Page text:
Fort Myers, Florida, is known throughout the world today for its tropical weather and local attractions but its origins date back to the 1800s wartimes.
Located just 15 miles from the Gulf of Mexico on the wide and beautiful Caloosahatchee River, Fort Myers, the fabled "City of Palms," is dotted today by exotic flowers and shrubbery, which includes a revitalized downtown, inviting neighborhoods, endless shopping, and a breathtaking waterfront. Like many Florida communities, however, the birth of Fort Myers can be traced to the Seminole Indian wars of the 1800s. The fort itself -named for Lt. Col. Abraham Myers - was established in the frontier region to quell uprisings and help in the Indian Removal campaigns. It was later used by Union forces during the Civil War, was abandoned, and then reoccupied by courageous settlers who relied on the cattle business, and citrus and vegetable farming to sustain their families and their new town. As the years passed, Fort Myers grew and began to attract winter visitors, including such famous Americans as Thomas Edison and Henry Ford, both of whom had homes in the area, as well as wealthy sportsmen eager to try their luck at tarpon fishing in nearby Gulf waters. When the railroad finally reached Fort Myers, tourists, transplants, retirees, and many more would discover the irresistible charms of one of Florida's newest gems.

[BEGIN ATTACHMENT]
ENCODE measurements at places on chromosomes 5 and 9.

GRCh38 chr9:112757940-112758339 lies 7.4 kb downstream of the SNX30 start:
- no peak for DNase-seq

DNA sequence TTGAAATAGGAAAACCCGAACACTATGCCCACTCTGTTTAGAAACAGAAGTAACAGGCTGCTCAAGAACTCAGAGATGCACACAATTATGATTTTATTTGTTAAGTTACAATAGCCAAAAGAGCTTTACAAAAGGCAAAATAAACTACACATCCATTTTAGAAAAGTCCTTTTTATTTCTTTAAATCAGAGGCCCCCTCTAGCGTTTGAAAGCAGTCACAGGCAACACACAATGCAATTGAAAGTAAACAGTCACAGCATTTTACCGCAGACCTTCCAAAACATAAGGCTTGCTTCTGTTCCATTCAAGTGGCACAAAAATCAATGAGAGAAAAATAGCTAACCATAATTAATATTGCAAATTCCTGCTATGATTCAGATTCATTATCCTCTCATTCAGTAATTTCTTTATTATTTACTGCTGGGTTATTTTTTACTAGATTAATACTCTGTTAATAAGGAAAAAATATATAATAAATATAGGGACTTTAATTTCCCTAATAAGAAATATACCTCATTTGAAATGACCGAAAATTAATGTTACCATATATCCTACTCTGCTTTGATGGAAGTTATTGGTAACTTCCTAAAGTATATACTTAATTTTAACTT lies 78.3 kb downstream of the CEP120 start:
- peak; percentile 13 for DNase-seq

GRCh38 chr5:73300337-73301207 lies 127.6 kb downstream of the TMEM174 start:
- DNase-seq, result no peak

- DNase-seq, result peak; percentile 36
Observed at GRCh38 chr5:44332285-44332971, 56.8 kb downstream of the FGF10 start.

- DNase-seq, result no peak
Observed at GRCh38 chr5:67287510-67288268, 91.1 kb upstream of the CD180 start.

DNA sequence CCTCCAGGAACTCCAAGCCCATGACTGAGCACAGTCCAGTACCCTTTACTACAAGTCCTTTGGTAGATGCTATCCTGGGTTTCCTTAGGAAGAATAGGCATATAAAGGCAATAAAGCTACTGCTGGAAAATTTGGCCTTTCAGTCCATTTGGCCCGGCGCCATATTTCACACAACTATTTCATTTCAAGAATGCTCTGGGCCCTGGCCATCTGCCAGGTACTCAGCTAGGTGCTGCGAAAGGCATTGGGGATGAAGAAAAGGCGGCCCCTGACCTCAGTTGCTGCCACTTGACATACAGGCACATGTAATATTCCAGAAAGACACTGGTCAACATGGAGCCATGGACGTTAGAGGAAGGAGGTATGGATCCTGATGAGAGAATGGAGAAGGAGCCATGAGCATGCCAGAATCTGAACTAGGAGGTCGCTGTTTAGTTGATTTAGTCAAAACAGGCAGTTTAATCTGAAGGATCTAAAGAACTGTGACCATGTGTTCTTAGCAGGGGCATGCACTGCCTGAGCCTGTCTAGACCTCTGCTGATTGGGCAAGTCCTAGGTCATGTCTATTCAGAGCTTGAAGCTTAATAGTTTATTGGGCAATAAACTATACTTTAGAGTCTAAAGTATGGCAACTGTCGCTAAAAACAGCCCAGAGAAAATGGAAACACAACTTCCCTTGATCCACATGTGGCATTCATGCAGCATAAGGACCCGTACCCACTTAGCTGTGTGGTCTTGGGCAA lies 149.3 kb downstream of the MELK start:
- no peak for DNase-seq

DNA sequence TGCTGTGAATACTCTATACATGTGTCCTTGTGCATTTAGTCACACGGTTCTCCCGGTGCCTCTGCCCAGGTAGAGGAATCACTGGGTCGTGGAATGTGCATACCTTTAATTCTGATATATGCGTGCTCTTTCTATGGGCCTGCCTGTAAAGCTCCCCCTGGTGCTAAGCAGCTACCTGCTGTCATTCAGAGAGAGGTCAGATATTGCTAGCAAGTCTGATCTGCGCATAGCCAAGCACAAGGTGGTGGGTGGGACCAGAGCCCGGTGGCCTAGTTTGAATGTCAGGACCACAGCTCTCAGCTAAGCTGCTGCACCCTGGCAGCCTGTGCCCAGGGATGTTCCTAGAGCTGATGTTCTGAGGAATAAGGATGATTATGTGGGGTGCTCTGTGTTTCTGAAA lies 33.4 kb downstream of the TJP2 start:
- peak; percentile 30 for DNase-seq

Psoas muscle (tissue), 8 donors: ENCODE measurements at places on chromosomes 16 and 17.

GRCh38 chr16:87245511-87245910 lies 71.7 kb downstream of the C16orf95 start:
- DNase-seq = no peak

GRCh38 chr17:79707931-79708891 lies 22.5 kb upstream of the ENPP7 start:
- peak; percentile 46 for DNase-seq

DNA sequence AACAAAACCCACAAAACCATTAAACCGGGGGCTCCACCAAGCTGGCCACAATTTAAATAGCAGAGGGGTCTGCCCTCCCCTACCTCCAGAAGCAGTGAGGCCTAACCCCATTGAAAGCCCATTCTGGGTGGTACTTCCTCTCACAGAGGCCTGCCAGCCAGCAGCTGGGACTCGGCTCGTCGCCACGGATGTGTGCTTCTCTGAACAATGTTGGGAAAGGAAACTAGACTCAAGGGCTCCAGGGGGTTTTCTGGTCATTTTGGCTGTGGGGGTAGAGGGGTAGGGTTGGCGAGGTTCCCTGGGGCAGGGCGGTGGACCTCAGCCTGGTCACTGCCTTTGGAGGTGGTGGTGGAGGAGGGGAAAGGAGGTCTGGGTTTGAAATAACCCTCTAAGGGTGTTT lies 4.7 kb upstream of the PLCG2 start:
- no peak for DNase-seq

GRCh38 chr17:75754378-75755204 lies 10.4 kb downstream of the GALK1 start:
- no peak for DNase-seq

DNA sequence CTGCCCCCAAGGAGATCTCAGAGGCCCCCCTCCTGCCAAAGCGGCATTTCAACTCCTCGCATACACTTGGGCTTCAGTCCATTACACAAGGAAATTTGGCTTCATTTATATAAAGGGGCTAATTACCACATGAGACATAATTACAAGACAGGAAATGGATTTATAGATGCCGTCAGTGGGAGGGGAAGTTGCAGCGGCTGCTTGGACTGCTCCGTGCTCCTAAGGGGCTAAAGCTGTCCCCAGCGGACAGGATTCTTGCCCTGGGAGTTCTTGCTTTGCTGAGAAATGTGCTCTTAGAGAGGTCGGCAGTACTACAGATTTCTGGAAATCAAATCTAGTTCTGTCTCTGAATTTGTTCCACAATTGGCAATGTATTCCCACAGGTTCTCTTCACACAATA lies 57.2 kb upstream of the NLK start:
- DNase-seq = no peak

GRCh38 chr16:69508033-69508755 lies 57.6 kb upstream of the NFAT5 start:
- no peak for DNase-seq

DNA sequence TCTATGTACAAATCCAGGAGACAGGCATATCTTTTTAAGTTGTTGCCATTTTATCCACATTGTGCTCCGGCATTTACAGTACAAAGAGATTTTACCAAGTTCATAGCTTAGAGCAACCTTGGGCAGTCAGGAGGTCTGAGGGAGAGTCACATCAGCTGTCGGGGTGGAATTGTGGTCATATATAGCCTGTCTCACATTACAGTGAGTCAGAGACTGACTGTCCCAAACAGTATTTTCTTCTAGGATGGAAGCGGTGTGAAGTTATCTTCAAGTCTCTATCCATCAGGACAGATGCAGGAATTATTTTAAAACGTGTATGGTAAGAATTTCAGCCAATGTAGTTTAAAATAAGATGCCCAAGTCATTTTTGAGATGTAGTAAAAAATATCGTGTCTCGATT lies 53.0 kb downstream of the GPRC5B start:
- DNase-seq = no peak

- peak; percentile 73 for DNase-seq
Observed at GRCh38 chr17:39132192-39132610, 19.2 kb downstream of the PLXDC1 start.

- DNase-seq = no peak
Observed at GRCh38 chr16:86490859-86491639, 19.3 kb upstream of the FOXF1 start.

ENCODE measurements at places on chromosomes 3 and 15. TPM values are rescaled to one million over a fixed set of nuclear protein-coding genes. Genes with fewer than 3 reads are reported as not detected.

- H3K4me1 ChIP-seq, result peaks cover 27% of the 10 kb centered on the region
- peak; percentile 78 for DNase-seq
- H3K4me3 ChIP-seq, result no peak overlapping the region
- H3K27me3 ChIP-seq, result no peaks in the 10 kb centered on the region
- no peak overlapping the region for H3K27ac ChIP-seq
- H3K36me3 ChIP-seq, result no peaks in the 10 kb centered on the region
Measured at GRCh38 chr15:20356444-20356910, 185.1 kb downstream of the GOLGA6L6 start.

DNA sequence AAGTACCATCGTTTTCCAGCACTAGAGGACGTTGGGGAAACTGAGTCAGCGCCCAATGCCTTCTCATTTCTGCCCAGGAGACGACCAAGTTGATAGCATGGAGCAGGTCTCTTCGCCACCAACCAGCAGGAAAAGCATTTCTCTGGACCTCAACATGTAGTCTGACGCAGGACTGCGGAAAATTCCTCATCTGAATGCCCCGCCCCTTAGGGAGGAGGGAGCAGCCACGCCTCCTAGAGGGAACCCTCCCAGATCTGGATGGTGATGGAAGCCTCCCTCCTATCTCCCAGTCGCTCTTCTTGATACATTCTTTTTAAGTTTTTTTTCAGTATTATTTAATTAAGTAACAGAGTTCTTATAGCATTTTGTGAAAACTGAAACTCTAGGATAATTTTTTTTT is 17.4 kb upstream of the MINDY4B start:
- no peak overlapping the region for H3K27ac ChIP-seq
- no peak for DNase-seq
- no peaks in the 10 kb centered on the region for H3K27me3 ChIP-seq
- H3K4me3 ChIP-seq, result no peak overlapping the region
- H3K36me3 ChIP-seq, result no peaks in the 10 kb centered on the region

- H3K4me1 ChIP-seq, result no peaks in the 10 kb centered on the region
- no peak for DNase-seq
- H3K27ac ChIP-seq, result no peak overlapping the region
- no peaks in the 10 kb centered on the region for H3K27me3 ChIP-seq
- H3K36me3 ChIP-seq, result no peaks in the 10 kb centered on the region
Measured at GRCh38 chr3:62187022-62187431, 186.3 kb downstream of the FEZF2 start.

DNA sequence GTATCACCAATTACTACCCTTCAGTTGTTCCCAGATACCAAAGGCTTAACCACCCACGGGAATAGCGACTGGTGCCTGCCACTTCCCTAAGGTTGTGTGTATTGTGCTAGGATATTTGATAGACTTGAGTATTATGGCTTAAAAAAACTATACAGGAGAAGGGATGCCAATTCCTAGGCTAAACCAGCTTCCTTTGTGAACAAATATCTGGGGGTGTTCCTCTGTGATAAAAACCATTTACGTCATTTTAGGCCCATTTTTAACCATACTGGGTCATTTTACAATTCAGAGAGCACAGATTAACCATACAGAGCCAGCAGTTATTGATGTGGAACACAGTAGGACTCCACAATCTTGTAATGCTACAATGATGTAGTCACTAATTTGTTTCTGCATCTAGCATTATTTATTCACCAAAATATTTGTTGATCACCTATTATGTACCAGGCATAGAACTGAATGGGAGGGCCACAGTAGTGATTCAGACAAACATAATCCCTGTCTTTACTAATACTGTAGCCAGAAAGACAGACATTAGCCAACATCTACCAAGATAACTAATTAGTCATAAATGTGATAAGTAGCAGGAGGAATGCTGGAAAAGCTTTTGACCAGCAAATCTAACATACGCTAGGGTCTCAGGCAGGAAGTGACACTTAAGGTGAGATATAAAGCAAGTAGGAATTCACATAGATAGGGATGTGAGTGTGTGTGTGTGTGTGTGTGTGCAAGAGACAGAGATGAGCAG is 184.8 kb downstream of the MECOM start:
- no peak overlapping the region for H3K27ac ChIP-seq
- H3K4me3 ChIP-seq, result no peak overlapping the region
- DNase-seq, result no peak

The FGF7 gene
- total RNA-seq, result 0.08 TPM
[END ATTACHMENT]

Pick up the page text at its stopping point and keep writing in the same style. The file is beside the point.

About the Author
In Fort Myers, authors and historians Gregg Turner and Stan Mulford have combined informative text with superb images and detailed captions. Showcasing vintage photographs, advertisements, and other memorabilia drawn from museum and archive collections, this captivating retrospective tells the tale of a river city and adds a unique and fascinating chapter in the annals of Southwest Florida history.